When he was announced as Corey Stapleton’s runningmate yesterday, Bob Keenan took a whack at the entire Republican gubernatorial field, saying that all the other candidates “have skeletons in their closets” and thus Corey Stapleton “is the most electable.”
Whether this assertion is true or not, notice that Keenan expects the press to take care of his negative campaigning, to begin writing on the various problematic histories of each candidate simply because Keenan suggested it.
Asked at a press conference to elaborate about the “skeletons” in their opponents’ closets, Keenan declined.
“No, I won’t do that,” he told reporters. “That’s your job, and you’re good at it.”
There are several problems with what Keenan is trying to do.
First, in a big field of candidates, the media has to make some effort at fair treatment. Thus if they write about the scandalous past of one candidate, they must write about them all. So the easier thing is to just stay away from the whole enterprise.
Second, the Montana press has an aversion to covering negative stuff, especially when it concerns Republican candidates. The conservative-owned newspapers in Montana will all be gunning for the GOP nominee in November.
Witness the hilariously absurd article in the Billings Gazette, regarding Rick Hill’s efforts to scrub his bio on his Wikipedia page (scrub it of any reference to his night club incident with a barmaid, and a subsequent press conference, while he was Congressman, in which his ex-wife burned him down as an abusive spouse). The article refused to even state specifically what it was that Hill was trying to erase–describing it only as “details about Hill’s past campaigns and his 1976 divorce” but yet tried to report on the fact that he was trying to erase it.
Third, the press has an informal rule: you have to attack someone directly in order to make news. That’s probably not a bad rule. It’s a spin-off of the age-old maxim, “if you have something to say, say it to my face.” Don’t go whispering it around town. Thus is Bob Keenan a sheep and a coward, for hinting at something but refusing to come out and say it directly. He’s hoping somebody else will do it. Cowardice is not a quality we want in a leader.
I suppose that it’s not totally a bad thing that that Montana newspapers try to keep things clean. There is something to be said for a positive news environment, especially in a special place like Montana. But if you think about the way the press covers national politics, and the way that every little thing gets covered (a Tiffany’s revolving credit account, strapping the family dog to the roof of the car, failed marriages), one wonders if the Montana press’s self-censorship is really the way to go in a free and open society. Nationally, the press rarely makes a concerted effort to cover things up. Perhaps, too, should the Montana Press not be deciding what factual items about candidates are relevant. That’s for the public to decide.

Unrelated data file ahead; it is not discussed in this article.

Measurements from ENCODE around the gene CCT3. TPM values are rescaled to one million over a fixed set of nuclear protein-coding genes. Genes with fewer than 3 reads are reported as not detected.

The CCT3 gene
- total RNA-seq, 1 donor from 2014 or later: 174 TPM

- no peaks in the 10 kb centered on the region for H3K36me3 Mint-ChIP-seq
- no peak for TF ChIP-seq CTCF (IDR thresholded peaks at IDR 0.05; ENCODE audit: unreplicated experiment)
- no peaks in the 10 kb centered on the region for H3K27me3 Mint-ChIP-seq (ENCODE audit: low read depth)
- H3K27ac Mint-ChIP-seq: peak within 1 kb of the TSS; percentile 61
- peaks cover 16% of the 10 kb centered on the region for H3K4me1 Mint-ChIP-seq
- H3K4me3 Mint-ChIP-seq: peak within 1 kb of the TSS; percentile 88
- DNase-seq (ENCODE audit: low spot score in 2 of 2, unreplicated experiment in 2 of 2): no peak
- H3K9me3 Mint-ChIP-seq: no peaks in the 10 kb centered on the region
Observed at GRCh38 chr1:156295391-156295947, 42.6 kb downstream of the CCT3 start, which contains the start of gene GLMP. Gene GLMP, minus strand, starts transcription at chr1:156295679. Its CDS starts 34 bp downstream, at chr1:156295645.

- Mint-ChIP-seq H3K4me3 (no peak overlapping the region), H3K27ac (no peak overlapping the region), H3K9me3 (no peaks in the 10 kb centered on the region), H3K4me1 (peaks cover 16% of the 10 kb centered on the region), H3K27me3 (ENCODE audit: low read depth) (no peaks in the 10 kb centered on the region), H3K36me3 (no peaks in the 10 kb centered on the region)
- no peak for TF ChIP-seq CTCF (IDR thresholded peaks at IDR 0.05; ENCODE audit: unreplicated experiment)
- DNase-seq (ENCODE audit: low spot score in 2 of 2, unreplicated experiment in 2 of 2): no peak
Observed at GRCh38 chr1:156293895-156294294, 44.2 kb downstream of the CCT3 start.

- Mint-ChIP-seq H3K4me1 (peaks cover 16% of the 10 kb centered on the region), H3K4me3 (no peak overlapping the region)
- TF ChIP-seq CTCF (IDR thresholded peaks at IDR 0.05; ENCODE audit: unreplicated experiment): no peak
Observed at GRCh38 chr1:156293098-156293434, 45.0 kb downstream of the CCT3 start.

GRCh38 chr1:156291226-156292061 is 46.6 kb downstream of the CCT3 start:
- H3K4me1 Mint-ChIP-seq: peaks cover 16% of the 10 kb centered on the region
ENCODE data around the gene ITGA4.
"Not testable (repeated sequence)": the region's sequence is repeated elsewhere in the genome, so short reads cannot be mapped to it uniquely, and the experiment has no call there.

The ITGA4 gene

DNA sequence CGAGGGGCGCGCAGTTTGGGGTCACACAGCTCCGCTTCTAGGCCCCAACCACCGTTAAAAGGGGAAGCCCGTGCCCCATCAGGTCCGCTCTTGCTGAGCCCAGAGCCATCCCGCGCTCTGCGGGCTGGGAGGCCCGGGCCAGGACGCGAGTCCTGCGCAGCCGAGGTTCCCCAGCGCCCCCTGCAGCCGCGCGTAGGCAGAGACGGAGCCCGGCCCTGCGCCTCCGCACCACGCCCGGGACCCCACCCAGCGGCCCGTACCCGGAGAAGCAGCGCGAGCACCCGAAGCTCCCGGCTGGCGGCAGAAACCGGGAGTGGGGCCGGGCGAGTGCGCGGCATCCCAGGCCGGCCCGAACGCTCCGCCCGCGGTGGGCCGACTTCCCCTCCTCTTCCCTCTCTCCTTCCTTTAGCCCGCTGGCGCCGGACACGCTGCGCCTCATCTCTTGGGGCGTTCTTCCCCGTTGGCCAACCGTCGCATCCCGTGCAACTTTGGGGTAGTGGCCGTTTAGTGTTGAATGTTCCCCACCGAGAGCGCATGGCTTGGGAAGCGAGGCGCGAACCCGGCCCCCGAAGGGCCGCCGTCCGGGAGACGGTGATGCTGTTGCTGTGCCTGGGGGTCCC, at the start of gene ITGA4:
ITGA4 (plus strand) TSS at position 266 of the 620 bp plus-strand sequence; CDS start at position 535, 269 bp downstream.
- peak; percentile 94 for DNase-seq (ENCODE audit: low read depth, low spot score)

And the press is not always consistent in this regard. John Morrison got skewered in the months before the primary in 2006, for an incident which occurred almost a decade earlier involving a bit of adultery. The press simply decided that they wanted to write about it because it was juicy and timely. Perhaps Democrats should be grateful that the incident was covered, because the issue surely would have been raised by Conrad Burns in the general election. Morrison had been the big money leader in the primary, but went immediately down the tubes. The stronger candidate (Jon Tester) thus ended up winning the Primary and the General election, and thus did the media’s coverage of a steamy affair help ensure a meritorious election. So maybe Democrats are quietly sitting by and hoping that Rick Hill’s several problems do not get ink until July.
It’s no secret that Keenan is pointing the finger at Rick Hill. Numerous candidates, including Ken Miller and Stapleton and the now-defunct Essmann, have all been trying to get newspapers and TV stations to cover Hill’s flaws.
But Keenan should be careful what he wishes for. Stapleton himself has a problematic past. When he first put up his own Wikipedia page, it made a reference to his having suffered a “childhood addiction,” a term that I’ve never heard before. (Presumably, this means that Stapleton was once a drug addict, probably as a teenager or young adult.) A few weeks later, after this strange reference had been reported (and ridiculed) by my blog, the reference was taken down off the Wikipedia page. But of course, it never made news.